We provided travel planning and monitoring support for Elmsbrook, the exemplar phase of the NW Bicester Eco town which achieved its true zero carbon ambition in 2018
The UK’s first eco-town
NW Bicester eco-town is a 6,000-home extension to the market town of Bicester, with highly sustainable, true zero-carbon homes, plus workplaces, schools, community facilities and abundant green space.
It is the only development to be built to the original high sustainability standards outlined in the UK’s official government Eco Towns Planning Policy Statement (PPS) 2009. The policy was scrapped in 2015.
Bioregional got involved with the eco-town process in 2008 when our CEO Sue Riddlestone OBE sat on its advisory panel, helping to define the standards for the PPS. Following this work, Bioregional started working with NW Bicester’s lead developer A2Dominion and the planning authority, Cherwell District Council to help deliver the eco-town. Working across the traditional planning divide, Bioregional took a collaborative approach to understanding the PPS standards and developing the strategies to deliver them. Bioregional provided advice on energy, waste, water, landscape, transport, green space and nature, and employment strategies. Bioregional has also helped deliver sustainability benefits across the wider town by working with the local authority and other organisations through the Eco-Bicester initiative.
What makes a One Planet Community?
Elmsbrook is a 393-home One Planet Community, and the first phase of the eco-town. Bioregional helped A2Dominion to prepare an ambitious sustainability action plan using the One Planet Living framework. This action plan was then endorsed by Bioregional in 2012.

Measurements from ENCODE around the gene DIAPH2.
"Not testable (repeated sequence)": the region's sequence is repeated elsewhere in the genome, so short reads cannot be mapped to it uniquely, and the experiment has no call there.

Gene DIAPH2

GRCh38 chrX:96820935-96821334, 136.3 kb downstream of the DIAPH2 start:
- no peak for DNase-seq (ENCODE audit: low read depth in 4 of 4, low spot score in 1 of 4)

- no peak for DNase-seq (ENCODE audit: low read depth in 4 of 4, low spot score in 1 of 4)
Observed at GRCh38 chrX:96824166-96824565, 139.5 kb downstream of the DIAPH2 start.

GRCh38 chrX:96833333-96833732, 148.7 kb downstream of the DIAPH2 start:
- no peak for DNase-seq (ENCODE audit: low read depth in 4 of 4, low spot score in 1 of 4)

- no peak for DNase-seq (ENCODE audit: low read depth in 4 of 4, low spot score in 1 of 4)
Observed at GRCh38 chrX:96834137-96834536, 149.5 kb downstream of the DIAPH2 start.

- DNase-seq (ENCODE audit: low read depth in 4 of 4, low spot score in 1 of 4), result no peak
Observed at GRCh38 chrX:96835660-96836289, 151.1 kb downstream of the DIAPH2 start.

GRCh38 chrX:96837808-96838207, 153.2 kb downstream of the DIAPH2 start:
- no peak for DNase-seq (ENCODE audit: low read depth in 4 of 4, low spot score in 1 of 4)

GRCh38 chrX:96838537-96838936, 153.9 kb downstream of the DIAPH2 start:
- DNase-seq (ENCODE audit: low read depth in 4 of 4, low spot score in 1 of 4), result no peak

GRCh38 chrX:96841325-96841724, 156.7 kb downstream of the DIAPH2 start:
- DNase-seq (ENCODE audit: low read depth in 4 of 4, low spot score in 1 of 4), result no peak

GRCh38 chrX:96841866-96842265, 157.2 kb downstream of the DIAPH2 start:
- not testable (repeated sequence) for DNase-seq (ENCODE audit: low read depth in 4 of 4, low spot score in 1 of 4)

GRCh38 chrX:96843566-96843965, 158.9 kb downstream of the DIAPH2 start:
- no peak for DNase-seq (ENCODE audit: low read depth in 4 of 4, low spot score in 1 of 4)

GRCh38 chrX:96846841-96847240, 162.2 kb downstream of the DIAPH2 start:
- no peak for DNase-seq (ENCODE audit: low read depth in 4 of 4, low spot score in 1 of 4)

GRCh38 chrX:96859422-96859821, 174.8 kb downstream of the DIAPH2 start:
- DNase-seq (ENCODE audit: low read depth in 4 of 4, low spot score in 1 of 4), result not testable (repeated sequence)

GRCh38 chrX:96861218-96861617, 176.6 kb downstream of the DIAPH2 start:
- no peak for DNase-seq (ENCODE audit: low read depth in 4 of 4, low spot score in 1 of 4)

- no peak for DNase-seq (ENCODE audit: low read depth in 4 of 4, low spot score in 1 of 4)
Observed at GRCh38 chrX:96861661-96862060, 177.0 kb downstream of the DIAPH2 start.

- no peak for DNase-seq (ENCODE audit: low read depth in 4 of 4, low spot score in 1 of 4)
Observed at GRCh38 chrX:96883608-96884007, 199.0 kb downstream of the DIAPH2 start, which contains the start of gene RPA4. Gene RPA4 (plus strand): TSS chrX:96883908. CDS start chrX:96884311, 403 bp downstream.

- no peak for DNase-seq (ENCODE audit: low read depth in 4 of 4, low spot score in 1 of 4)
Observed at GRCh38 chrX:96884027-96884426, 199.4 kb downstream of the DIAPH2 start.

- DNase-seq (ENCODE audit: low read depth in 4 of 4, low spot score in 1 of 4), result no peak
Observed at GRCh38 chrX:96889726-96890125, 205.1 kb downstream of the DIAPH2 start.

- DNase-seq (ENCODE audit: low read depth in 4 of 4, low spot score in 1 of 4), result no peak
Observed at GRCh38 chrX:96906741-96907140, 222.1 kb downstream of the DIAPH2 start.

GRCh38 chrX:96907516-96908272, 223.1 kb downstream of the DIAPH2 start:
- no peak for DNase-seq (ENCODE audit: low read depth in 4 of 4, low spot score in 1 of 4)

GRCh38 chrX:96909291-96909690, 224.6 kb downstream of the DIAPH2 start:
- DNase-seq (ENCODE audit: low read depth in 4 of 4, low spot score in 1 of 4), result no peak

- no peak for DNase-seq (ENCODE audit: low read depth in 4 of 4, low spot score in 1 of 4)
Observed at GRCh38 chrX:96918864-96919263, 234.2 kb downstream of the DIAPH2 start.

Construction of Elmsbrook began in spring 2014, with the first residents moving in mid-2016. With a local office nearby in Bicester, Bioregional Oxfordshire worked with A2Dominion during the first phase to ensure it fulfils its sustainability promises. The 393-home One Planet Community includes a primary school, community centre, an eco-business centre and local neighbourhood shops, creating a village feel.
- All homes are built to Code for Sustainable Homes Level 5 incorporating triple glazing, rainwater harvesting and water recycling.
- Electricity is generated from PV solar panels on every home (34 square metres per property on average) which, when complete, will make this the UK’s largest residential solar array.
- Heat and hot water come from the community’s own combined heat and power plant. The ambition is to eventually use waste heat from the existing Ardley energy-from-waste facility nearby.
- With cycle and pedestrian routes, a bus stop within 400 metres of every home, live timetable updates in each home, charging points for electric vehicles and an electric car club, residents are being encouraged to adopt sustainable modes of travel.
Building better homes with BEPIT
Our work with NW Bicester led directly to the development of a toolkit, known as BEPIT, which is proven to help housebuilders manage risk and improve the build quality of new-build developments.
Bioregional led a £1.3 million, four-year research project, on the first phase of NW Bicester, to radically narrow the performance gap between the energy and carbon savings that new housing promises and what is actually achieved. This project, funded by the UK government agency Innovate UK, also aimed to reduce the cost premium for new homes meeting very high sustainability standards.
Based on this real-life research and learning, the BEPIT toolkit can help you build better homes.
Design for a changing climate
Like communities everywhere, NW Bicester will have to cope with a changing climate. Funded by Innovate UK and working with the Oxford Institute for Sustainable Development, Farrells and PRP Architects, we’ve shown how the super-insulated, well-sealed homes at NW Bicester will avoid overheating in the hotter summers and longer, more frequent heatwaves that are coming. Shading from trees and appropriate orientation will also be used to keep homes cool. As a result of this work, a planning condition set by Cherwell District Council will require all homes in the One Planet Community to be designed to adapt to forecast climate change.
Zero carbon energy
True zero carbon: The development as a whole is designed to be zero carbon
Equity and local economy
Lower bills: Residents saved an average of £400 on electricity and heating and hot water bills compared to their Bicester neighbours.
Health and happiness
In a survey, 81% of residents said they feel healthy or very healthy compared to the national average of 57.8%